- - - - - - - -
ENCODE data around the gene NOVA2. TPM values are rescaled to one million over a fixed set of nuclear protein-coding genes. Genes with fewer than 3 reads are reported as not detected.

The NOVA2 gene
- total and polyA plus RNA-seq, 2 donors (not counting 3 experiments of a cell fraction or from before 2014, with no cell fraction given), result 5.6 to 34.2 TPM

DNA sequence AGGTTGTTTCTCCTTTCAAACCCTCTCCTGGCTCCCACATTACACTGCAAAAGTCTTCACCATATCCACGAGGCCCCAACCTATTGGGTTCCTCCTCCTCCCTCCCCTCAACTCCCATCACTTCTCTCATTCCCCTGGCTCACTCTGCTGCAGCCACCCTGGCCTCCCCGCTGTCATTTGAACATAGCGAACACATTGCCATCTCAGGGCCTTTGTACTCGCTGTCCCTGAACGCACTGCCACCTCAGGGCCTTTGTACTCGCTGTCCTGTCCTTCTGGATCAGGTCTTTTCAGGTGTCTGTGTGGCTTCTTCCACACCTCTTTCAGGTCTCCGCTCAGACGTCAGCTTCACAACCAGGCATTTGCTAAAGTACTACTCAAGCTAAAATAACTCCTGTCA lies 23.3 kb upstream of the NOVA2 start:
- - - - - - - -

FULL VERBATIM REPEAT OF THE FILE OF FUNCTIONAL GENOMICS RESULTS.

ENCODE data around the gene NOVA2. TPM values are rescaled to one million over a fixed set of nuclear protein-coding genes. Genes with fewer than 3 reads are reported as not detected.

The NOVA2 gene
- total and polyA plus RNA-seq, 2 donors (not counting 3 experiments of a cell fraction or from before 2014, with no cell fraction given), result 5.6 to 34.2 TPM

DNA sequence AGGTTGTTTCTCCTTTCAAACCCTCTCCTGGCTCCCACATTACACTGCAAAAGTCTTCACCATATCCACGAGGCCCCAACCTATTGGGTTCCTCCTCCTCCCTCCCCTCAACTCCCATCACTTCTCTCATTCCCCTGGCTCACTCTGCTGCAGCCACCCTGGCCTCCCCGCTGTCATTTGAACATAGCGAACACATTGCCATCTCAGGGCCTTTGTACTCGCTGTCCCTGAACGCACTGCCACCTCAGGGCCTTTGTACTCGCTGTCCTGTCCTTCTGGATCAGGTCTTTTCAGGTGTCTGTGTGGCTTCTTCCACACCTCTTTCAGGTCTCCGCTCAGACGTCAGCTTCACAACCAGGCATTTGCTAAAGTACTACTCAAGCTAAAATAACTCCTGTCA lies 23.3 kb upstream of the NOVA2 start: